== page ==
There are as many different ways to set up an altar as there are Wiccans, but I can give some useful hints and tips for a working altar.
Theatre and ritual are intimately connected. Indeed, theatre has its origins in ritual, and both have some of the same functions. They are both cathartic and transformational, but there are also some significant differences.
Theatres are sacred. They were first formalized in Ancient Greece, but doubtless sacred drama is as old as ritual. It’s from the ancient polytheistic Greeks that we have written dramas, comedy, tragedy, and theatrical concepts like the chorus, catharsis and the deus ex machina.
So the loss of places to perform live theatre should be of concern to Pagans. It’s just come to my attention that the theatre in the city where I grew up is closing because of the pandemic. And there’s a petition to save it.
Wherever the Wica may be
In air, on land or sea,
May the Wica blessed be!
Reflections on lockdown, the necessity of seeing trees, mending the cosmic egg, seeing the Earth from space, the ancient British mythology of plague, soul values, a poem that made me cry, and making meaning from the pandemic.
In addition to the recommended precautions like hygiene, social distancing, self-quarantine, and so on, it’s also a good idea to strengthen your immune system by keeping well hydrated, taking plenty of vitamins and herbal supplements. It’s also important to maintain your regular spiritual practice, in order to keep your spirits up, as much as anything else. Magical and spiritual interventions can also be helpful here. So here is a ritual to Asklepios and his family, the Asklepiadae.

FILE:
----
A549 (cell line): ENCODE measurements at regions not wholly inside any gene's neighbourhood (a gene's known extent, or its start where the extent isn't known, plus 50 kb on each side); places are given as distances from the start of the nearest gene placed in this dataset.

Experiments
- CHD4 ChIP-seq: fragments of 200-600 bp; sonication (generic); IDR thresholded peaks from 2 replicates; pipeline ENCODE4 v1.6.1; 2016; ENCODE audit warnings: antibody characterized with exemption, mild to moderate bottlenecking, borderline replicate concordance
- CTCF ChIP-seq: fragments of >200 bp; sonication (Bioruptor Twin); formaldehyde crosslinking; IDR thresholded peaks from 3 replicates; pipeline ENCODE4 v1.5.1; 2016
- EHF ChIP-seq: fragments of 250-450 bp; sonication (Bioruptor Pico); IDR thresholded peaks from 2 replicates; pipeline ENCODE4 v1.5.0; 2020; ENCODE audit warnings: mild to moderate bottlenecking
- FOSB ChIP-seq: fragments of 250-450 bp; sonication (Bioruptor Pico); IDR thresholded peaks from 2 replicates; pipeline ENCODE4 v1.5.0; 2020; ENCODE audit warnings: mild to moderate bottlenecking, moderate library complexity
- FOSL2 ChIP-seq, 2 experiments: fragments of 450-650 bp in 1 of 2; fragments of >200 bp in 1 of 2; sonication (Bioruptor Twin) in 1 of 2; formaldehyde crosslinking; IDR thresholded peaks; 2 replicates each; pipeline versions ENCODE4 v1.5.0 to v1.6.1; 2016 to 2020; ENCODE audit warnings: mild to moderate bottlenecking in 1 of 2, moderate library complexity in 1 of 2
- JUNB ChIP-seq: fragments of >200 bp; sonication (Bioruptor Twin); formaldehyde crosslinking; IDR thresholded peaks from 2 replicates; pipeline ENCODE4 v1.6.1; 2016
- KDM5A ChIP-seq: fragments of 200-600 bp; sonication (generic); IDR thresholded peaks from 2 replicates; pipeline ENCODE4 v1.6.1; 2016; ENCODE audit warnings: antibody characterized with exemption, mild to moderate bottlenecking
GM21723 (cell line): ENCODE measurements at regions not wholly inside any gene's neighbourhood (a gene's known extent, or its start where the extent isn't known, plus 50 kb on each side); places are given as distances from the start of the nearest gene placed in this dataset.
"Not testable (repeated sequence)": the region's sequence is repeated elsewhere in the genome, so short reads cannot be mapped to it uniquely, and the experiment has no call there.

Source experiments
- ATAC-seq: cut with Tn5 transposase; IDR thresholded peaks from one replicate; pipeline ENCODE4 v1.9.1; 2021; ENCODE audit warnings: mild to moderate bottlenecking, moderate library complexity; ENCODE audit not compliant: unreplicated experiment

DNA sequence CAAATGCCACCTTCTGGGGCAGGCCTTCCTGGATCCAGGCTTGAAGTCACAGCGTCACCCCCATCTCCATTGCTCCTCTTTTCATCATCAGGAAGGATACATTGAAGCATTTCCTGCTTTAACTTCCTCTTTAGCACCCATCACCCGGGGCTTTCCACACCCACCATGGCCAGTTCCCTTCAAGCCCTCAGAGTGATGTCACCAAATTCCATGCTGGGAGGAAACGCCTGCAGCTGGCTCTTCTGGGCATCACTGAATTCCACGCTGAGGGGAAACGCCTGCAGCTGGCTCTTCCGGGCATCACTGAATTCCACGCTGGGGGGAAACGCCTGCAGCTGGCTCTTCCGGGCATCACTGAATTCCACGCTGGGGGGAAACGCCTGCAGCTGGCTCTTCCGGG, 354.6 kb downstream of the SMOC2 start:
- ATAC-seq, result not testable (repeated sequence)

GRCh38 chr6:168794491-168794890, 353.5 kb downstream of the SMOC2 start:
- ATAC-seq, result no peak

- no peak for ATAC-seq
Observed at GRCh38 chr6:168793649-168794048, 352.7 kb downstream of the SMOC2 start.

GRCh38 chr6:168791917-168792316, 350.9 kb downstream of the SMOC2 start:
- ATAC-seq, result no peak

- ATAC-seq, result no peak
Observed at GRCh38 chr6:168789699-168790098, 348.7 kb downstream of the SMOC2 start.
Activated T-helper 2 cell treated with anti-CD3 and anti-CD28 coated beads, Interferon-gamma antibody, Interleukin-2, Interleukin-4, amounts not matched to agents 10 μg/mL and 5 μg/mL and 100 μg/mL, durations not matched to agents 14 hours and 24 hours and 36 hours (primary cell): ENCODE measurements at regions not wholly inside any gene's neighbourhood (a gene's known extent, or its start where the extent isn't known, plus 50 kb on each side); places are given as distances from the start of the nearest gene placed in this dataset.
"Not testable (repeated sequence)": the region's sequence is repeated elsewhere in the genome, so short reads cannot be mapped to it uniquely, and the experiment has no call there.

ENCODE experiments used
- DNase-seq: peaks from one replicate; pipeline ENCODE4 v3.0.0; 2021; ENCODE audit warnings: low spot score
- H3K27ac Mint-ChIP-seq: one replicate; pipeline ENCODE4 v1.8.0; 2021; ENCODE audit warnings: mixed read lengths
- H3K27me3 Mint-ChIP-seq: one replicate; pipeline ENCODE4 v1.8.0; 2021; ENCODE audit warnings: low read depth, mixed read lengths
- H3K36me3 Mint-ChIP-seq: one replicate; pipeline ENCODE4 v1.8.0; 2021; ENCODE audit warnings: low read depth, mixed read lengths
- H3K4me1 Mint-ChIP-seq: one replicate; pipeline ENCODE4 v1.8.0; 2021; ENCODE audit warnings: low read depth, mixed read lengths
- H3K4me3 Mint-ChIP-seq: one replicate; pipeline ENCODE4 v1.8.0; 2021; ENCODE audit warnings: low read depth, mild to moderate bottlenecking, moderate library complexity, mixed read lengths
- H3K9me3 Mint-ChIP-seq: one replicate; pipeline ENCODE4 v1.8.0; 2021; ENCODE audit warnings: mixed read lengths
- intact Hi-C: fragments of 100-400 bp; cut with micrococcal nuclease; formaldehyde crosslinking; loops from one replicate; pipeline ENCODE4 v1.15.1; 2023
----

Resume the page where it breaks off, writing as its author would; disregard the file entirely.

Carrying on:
- Nimue Brown has written on the political implications;
- Laura Tempest Zakroff has created an immunity sigil. (Patheos *)
- I’ve offered a modified version of the cakes and wine ritual.
- Dana offers spiritual self care practices to ease the stress.
- Video from Lora O’Brien on community and coronavirus protocols.
- Article from The Wild Hunt Pagan news outlet on cancelling or rescheduling Pagan events, and rethinking communal practices.
- Excellent comments and advice from John Beckett (Patheos *)
- Wonderful post from Ryan Cronin on Indoor Druidry.
- Mark Green on community and spirituality during quarantine (and good news, he’s working on another book).
- Further updates from the Wild Hunt Pagan news site on event cancellations due to coronavirus.
- Reflections from Julian Vayne on the occult significance of this, and being community-minded.
- My post What we have in common, reminding us of shared values of community and compassion across different faith groups including Pagan traditions.
- How to hug whilst standing two metres apart.
- Notable and quotable: coronavirus: part 2
Most religions that share food and drink have been having discussions about how to modify these practices to make them safe during the coronavirus pandemic. Mostly that means not meeting at all.
Some years ago, I started the festival of Borrowed. It’s on February 28th or 29th, and is a reminder that the Earth is precious and ecosystems are fragile. It seems even more relevant in the face of the climate emergency.
The festival of Borrowed highlights the idea that we do not own the Earth and its finite resources, we only borrow them, and share them with all other life.